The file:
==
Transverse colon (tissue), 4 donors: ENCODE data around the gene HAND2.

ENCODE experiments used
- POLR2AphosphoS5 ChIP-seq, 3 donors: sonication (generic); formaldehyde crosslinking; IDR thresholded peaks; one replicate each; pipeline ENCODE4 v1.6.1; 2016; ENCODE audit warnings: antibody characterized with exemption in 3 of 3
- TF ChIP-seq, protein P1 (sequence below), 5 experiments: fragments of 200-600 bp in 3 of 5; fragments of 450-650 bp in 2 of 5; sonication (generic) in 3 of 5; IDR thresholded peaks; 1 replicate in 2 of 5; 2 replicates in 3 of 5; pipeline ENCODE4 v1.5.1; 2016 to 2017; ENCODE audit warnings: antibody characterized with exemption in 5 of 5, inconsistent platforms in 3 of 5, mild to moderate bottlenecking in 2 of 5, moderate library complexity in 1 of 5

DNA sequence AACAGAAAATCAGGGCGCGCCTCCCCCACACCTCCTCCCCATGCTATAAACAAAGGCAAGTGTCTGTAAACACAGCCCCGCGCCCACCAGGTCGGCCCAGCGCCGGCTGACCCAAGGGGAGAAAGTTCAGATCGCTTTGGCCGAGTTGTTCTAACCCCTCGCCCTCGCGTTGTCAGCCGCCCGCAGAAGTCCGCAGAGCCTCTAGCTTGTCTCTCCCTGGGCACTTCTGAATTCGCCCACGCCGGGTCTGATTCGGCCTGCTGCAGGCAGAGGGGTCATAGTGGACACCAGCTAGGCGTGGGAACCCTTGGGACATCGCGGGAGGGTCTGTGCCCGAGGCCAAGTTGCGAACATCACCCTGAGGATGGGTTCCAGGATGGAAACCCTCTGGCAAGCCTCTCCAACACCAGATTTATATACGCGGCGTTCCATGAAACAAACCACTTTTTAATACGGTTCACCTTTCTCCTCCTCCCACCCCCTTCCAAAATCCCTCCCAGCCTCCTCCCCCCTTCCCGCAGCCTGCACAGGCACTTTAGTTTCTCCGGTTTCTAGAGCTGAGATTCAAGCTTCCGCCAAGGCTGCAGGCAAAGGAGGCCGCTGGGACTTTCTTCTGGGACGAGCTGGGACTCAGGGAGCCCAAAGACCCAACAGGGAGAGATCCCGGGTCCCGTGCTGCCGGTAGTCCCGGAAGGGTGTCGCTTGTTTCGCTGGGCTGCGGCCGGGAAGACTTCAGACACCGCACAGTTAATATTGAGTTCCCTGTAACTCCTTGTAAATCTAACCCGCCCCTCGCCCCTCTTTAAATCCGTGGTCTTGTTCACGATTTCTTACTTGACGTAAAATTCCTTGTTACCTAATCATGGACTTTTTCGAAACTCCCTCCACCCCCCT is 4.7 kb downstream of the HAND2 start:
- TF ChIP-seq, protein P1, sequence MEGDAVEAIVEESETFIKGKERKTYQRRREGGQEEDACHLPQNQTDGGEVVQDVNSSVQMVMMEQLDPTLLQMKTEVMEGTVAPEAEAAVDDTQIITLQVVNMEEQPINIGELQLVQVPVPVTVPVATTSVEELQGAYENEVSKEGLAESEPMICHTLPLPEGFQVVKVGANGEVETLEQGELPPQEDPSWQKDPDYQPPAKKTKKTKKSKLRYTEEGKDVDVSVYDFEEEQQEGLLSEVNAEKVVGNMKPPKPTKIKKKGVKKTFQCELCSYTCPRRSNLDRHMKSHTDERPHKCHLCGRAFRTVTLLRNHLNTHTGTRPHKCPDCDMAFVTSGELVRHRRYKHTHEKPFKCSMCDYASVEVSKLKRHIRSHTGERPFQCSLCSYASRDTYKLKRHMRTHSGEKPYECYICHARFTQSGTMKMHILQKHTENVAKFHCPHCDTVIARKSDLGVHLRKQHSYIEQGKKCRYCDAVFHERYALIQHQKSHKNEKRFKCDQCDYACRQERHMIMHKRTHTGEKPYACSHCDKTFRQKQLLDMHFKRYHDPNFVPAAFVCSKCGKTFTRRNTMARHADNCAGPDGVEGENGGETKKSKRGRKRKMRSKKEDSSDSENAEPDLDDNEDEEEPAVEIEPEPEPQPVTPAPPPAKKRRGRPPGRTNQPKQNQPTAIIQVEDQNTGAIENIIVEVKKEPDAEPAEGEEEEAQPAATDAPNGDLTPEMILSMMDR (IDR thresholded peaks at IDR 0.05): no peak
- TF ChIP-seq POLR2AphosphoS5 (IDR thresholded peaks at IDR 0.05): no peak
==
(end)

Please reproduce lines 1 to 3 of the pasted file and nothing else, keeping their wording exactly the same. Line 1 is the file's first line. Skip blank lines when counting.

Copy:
Transverse colon (tissue), 4 donors: ENCODE data around the gene HAND2.

ENCODE experiments used
- POLR2AphosphoS5 ChIP-seq, 3 donors: sonication (generic); formaldehyde crosslinking; IDR thresholded peaks; one replicate each; pipeline ENCODE4 v1.6.1; 2016; ENCODE audit warnings: antibody characterized with exemption in 3 of 3